Can a university official oppose gay marriage and keep her job?

10.13.2012, 6:15 PM

From yesterday’s WaPo:

Opponents and supporters of same-sex marriage are urging Gallaudet University to reinstate an administrator placed on paid leave after she signed a ballot petition calling for a vote on the issue in Maryland.

Interesting to me that nearly everyone seems to think that the university did the wrong thing in the case, and should reinstate her.


30 Responses to “Can a university official oppose gay marriage and keep her job?”

  1. Elizabeth Marquardt says:

    Me too.

  2. I think it’s relevant to mention that she’s the school’s chief diversity officer. Does anyone know what a chief diversity officer does?

    Someone against SSM should expect civil treatment, even from those who disagree with them. (Just like all people should expect civil treatment).

    But it is reasonable to expect lesbian and gay students — many or most of whom see SSM as a matter of their basic civil rights, and opposition to SSM as hopelessly entangled with the history of anti-lgbt bigotry — to respect and trust this woman with guiding them in matters of diversity and discrimination?

    I don’t think the school should fire her. But, depending on what exactly a “chief diversity officer” does and how important it is for the person in that job to maintain the trust of glbt students, transferring her to another department might be the right thing to do.

  3. diane m says:

    I think this will hurt support for same sex marriage in MD. She should be reinstated because of the Bill of Rights, but I hope they take her back immediately for the sake of same sex marriage.

  4. The actual email that the university sent out is relatively neutral. Frankly, the subject line is probably; “Can a university official responsible for diversity oppose gay marriage and keep her job?”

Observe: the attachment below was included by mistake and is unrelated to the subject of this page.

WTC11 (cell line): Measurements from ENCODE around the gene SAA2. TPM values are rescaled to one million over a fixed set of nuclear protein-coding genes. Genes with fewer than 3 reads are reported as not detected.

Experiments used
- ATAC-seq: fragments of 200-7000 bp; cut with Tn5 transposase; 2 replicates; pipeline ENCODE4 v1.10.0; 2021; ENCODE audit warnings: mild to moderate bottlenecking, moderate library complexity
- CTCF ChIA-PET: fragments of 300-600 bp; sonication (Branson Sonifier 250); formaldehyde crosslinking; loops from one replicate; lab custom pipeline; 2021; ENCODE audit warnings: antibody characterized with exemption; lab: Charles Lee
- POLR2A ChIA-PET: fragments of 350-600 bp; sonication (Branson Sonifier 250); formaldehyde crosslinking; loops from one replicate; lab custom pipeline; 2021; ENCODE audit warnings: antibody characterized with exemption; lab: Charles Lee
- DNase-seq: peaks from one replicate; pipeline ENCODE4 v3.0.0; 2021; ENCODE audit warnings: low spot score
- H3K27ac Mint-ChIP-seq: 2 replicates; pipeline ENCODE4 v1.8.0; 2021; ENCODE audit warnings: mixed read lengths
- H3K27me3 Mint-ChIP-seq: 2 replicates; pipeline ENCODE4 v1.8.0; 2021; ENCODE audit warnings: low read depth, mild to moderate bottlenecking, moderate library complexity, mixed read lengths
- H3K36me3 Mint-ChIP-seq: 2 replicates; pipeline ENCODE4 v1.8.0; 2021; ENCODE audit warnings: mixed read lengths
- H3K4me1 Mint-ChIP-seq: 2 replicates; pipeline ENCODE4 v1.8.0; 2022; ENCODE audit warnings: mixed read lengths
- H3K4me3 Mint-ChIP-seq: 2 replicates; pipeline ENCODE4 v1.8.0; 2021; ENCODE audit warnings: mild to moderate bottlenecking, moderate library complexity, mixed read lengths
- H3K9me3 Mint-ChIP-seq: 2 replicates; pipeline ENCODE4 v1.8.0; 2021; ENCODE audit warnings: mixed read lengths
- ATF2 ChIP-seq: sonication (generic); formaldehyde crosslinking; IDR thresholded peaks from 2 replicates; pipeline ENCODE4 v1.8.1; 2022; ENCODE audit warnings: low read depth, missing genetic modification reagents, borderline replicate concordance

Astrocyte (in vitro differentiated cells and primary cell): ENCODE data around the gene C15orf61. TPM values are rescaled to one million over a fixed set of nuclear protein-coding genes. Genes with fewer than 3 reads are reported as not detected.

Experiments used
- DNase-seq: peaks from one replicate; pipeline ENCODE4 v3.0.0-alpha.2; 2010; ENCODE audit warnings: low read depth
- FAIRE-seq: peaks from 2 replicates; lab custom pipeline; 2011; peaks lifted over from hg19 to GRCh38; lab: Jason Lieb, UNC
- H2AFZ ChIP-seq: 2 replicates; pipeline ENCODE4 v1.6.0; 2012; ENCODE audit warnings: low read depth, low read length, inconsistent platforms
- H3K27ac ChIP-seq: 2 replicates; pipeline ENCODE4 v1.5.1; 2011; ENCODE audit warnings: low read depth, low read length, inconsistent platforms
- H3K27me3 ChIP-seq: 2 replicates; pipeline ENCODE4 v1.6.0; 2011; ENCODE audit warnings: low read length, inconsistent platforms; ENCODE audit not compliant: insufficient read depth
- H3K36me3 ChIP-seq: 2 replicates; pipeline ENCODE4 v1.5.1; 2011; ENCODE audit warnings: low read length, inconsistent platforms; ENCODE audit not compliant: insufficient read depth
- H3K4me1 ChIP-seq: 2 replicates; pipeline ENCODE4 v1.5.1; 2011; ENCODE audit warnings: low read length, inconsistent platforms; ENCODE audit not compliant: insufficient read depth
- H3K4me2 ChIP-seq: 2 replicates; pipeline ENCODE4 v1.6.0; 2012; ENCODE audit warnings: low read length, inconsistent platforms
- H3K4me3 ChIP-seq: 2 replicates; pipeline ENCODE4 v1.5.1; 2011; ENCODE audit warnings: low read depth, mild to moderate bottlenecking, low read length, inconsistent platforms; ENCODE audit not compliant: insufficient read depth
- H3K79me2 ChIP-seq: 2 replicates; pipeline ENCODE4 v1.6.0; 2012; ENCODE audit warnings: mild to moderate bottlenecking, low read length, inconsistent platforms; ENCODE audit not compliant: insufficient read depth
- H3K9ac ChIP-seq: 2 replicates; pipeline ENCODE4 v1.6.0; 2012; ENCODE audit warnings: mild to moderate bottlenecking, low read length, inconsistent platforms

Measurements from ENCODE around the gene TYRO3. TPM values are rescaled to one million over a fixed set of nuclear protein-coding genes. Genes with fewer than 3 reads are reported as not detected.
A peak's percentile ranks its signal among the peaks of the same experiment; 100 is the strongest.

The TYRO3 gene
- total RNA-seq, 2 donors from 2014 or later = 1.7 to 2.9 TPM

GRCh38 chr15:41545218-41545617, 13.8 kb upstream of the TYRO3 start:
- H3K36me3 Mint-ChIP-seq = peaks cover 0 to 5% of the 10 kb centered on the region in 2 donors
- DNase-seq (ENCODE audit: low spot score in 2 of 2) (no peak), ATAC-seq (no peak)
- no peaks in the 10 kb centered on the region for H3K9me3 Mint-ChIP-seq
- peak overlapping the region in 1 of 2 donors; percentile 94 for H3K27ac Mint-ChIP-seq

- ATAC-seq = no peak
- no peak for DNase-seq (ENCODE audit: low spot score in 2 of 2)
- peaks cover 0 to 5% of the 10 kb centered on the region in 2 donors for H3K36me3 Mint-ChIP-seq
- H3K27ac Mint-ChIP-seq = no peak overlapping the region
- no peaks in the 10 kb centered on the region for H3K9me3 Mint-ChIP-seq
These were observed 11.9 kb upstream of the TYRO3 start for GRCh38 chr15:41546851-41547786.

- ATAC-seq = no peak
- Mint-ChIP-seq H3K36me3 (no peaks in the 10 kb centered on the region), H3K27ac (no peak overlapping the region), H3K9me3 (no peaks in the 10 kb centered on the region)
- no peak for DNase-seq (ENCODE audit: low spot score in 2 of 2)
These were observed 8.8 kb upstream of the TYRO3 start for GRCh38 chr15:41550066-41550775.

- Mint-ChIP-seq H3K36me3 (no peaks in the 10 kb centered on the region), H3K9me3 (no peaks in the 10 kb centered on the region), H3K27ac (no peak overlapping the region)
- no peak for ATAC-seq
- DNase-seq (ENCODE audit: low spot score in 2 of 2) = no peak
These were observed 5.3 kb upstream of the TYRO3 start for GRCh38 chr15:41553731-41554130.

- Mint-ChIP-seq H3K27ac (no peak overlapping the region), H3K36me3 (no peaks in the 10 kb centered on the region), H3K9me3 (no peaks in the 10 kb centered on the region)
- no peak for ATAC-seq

If you ask people for absolute honesty, the only reason that most of us (including me) want her reinstated is to avoid creating an issue weeks before an election. The underlying issue is whether or not someone can be opposed to gay marriage and not be anti-gay which would be unacceptable for her particular position. Marriage equality has become a proxy for gay rights in general.

  5. mythago says:

    I agree with Barry. I find it very odd that David simply described ‘a university official’ without pointing out that she was the Chief Diversity Officer. If she had been the comptroller, her opinions on same-sex marriage would almost certainly be irrelevant.

    If the Chief Diversity Officer of a college signed a petition urging parents to raise their children as atheists, wouldn’t Christians at that college have a valid concern as to whether or not their faith would be treated with equal dignity as non-believers by that school?

  6. A corollary is whether or not this has anything to do with how people should judge equal marriage. In point of fact it is irrelevant. Nevertheless, the usual suspects on the religious right have made this an issue. NOM: “You Won’t Believe This One.” Apparently, this was a reason to a) send NOM some money and; b) vote against equal marriage.

  7. JHW says: